Install Istio in a multi-primary mode on different networks, using the Istio documentation. Istio is a service mesh that simplifies DNS resolution and helps establish inter-cluster communication between the member Kubernetes clusters in a multi-Kubernetes cluster MongoDB deployment. If you choose to use a service mesh, you need to install it. If you can't utilize a service mesh, skip this section and use external domains and configure DNS to enable external connectivity.

In addition, we offer the install_istio_separate_network example script. This script is based on Istio documentation and provides an example installation that uses the multi-primary mode on different networks. We don't guarantee the script's maintenance with future Istio releases. If you choose to use the script, review the latest Istio documentation for installing a multicluster, and, if necessary, adjust the script to match the documentation and your deployment. If you use another service mesh solution, create your own script for configuring separate networks to facilitate DNS resolution.

If you don't use a service mesh, do the following to enable external connectivity to and between mongod processes and the Ops Manager MongoDB Agent:

  • When you create a multi-Kubernetes cluster MongoDB deployment, use the spec.clusterSpecList.externalAccess.externalDomain setting to specify an external domain and instruct the Kubernetes Operator to configure hostnames for mongod processes in the following pattern:

    <pod-name>.<externalDomain>

    Note

    You can specify external domains only for new deployments. You can't change external domains after you configure a multi-Kubernetes cluster MongoDB deployment.

    After you configure an external domain in this way, the Ops Manager MongoDB Agents and mongod processes use this domain to connect to each other.

  • Customize external services that the Kubernetes Operator creates for each Pod in the Kubernetes cluster. Use the global configuration in the spec.externalAccess settings and Kubernetes cluster-specific overrides in the spec.clusterSpecList.externalAccess.externalService settings.

  • Configure Pod hostnames in a DNS zone to ensure that each Kubernetes Pod hosting a mongod process allows establishing an external connection to the other mongod processes in a multi-Kubernetes cluster MongoDB deployment. A Pod is considered "exposed externally" when you can connect to a mongod process by using the <pod-name>.<externalDomain> hostname on ports 27017 (this is the default database port) and 27018 (this is the database port + 1). You may also need to configure firewall rules to allow TCP traffic on ports 27017 and 27018.

After you complete these prerequisites, you can deploy a multi-Kubernetes cluster without a service mesh.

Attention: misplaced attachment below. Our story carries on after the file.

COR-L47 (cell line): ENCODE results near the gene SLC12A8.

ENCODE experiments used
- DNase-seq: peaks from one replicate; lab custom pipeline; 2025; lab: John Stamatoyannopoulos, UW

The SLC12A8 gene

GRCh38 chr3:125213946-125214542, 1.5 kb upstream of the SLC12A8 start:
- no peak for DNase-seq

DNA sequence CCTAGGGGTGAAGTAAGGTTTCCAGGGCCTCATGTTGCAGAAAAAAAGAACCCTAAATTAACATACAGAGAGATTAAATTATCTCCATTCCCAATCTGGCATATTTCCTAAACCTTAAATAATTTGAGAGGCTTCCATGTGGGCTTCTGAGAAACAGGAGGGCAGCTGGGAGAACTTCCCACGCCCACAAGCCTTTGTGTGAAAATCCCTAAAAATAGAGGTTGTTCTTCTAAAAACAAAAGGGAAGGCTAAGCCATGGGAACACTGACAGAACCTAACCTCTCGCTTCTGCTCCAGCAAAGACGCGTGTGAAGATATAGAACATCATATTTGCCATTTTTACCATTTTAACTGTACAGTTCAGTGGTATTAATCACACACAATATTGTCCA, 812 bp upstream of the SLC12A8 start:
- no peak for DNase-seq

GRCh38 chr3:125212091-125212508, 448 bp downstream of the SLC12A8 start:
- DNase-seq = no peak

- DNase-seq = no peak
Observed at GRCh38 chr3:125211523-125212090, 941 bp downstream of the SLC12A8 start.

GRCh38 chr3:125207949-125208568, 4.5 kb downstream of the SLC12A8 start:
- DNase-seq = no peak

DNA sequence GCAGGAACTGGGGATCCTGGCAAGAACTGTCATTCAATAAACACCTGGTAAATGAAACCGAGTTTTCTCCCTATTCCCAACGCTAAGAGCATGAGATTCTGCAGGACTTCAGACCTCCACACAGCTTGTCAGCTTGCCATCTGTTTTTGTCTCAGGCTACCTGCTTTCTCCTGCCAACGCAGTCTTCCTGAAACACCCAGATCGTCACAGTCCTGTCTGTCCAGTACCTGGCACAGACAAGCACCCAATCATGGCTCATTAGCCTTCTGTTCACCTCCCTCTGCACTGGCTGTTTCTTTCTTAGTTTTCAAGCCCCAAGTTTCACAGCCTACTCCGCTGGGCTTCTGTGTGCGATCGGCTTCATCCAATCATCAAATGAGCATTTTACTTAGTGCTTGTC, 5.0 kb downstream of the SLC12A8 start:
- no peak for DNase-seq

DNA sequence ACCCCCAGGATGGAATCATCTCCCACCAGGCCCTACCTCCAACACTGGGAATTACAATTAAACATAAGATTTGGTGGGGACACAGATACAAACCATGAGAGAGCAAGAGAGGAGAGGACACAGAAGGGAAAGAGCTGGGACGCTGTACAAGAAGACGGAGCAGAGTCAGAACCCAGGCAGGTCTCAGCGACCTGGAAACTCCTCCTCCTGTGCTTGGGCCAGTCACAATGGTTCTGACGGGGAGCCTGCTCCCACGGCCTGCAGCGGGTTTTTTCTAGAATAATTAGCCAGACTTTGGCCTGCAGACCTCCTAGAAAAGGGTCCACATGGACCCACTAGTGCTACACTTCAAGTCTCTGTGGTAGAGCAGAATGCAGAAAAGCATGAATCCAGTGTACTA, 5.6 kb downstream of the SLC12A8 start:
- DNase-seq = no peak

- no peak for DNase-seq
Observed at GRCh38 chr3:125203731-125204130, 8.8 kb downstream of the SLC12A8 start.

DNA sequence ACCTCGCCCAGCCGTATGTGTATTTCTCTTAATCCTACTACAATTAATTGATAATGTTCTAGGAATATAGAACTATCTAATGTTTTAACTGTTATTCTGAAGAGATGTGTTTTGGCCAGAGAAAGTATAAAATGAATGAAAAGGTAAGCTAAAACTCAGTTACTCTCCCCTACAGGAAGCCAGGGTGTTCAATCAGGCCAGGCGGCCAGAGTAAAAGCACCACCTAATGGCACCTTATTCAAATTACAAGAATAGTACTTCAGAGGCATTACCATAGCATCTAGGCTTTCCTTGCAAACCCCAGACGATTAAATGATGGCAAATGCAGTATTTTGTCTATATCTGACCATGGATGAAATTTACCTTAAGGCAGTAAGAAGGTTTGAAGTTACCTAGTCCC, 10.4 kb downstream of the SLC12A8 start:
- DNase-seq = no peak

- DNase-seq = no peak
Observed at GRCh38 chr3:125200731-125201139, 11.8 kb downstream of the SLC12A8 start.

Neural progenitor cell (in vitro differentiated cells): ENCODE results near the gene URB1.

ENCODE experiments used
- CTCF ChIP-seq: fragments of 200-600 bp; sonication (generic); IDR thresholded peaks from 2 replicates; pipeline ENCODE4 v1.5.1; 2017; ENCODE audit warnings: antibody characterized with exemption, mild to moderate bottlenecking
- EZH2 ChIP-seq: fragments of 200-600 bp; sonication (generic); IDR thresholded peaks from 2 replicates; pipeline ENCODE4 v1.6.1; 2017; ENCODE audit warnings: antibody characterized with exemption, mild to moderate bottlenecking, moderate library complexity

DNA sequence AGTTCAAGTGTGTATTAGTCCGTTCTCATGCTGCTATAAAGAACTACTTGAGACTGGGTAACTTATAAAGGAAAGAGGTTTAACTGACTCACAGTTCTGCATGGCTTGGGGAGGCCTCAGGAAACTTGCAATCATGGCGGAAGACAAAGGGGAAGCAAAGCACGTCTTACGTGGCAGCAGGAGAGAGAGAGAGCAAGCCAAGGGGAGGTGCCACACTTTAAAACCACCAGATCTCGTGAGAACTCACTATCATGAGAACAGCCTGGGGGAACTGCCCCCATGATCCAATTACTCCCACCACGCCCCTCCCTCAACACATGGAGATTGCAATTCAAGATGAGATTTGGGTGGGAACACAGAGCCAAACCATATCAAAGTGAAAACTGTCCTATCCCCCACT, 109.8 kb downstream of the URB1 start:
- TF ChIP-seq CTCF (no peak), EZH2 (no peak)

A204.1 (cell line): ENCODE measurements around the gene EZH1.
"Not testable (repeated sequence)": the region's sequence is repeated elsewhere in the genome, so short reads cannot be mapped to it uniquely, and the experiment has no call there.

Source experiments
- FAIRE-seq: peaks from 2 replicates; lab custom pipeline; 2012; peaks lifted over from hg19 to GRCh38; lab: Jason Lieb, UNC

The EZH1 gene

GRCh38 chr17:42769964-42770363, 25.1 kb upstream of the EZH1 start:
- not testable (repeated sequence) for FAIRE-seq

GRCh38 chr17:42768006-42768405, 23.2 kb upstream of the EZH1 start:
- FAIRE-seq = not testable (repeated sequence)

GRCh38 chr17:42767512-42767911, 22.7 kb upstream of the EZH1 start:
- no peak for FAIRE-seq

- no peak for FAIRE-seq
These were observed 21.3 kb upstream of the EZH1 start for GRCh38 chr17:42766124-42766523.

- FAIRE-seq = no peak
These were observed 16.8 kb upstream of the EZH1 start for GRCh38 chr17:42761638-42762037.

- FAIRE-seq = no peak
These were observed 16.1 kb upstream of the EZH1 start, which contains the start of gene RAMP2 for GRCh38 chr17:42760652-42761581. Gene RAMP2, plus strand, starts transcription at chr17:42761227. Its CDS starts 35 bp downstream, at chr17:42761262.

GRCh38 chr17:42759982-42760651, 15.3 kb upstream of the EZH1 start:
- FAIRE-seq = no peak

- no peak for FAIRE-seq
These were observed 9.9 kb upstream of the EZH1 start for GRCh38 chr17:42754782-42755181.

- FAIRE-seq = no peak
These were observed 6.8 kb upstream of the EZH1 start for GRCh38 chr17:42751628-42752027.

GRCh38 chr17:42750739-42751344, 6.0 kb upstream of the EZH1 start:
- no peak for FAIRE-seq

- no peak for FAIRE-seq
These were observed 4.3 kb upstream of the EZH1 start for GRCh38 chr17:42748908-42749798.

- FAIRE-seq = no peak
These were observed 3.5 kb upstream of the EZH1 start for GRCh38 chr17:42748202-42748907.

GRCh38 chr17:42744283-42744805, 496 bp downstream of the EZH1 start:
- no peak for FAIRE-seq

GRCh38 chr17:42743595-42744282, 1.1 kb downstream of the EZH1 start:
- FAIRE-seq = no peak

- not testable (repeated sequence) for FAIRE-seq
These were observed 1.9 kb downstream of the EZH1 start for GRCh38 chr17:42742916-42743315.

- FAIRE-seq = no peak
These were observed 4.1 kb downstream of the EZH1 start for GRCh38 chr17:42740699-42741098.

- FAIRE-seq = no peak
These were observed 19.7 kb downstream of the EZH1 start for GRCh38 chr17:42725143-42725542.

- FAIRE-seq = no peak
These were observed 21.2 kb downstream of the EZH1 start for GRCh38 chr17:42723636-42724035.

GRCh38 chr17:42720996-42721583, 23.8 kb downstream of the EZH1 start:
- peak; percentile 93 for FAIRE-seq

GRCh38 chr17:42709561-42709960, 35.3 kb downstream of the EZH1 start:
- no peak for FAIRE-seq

Follow the steps in this procedure to verify that service FQDNs are reachable across Kubernetes clusters.

In this example, you deploy a sample application defined in sample-service.yaml across two Kubernetes clusters.

1

Create a namespace in each of the Kubernetes clusters to deploy the sample-service.yaml.

kubectl create --context="${CTX_CLUSTER_1}" namespace sample
kubectl create --context="${CTX_CLUSTER_2}" namespace sample

Note

In certain service mesh solutions, you might need to annotate or label the namespace.

2
kubectl apply --context="${CTX_CLUSTER_1}" \
-f sample-service.yaml \
-l service=helloworld1 \
-n sample
kubectl apply --context="${CTX_CLUSTER_2}" \
-f sample-service.yaml \
-l service=helloworld2 \
-n sample
3
kubectl apply --context="${CTX_CLUSTER_1}" \
-f sample-service.yaml \
-l version=v1 \
-n sample
4

Check that the CLUSTER_1 hosting Pod is in the Running state.

kubectl get pod --context="${CTX_CLUSTER_1}" \
-n sample \
-l app=helloworld
5
kubectl apply --context="${CTX_CLUSTER_2}" \
-f sample-service.yaml \
-l version=v2 \
-n sample
6

Check that the CLUSTER_2 hosting Pod is in the Running state.

kubectl get pod --context="${CTX_CLUSTER_2}" \
-n sample \
-l app=helloworld
7

Deploy the Pod in CLUSTER_1 and check that you can reach the sample application in CLUSTER_2.

kubectl run --context="${CTX_CLUSTER_1}" \
-n sample \
curl --image=radial/busyboxplus:curl \
-i --tty \
curl -sS helloworld2.sample:5000/hello

You should see output similar to this example:

Hello version: v2, instance: helloworld-v2-758dd55874-6x4t8
8

Deploy the Pod in CLUSTER_2 and check that you can reach the sample application in CLUSTER_1.

kubectl run --context="${CTX_CLUSTER_2}" \
-n sample \
curl --image=radial/busyboxplus:curl \
-i --tty \
curl -sS helloworld1.sample:5000/hello

You should see output similar to this example:

Hello version: v1, instance: helloworld-v1-758dd55874-6x4t8

As part of the Quick Start, you deploy an Ops Manager resource on the central cluster.

If you plan to secure your multi-Kubernetes cluster MongoDB deployment using TLS encryption, complete the following tasks to enable internal cluster authentication and generate TLS certificates for member clusters and the MongoDB Agent:

Note

You must possess the CA certificate and the key that you used to sign your TLS certificates.

Important

The Kubernetes Operator uses kubernetes.io/tls secrets to store TLS certificates and private keys for Ops Manager and MongoDB resources. Starting in Kubernetes Operator version 1.17.0, the Kubernetes Operator doesn't support concatenated PEM files stored as Opaque secrets.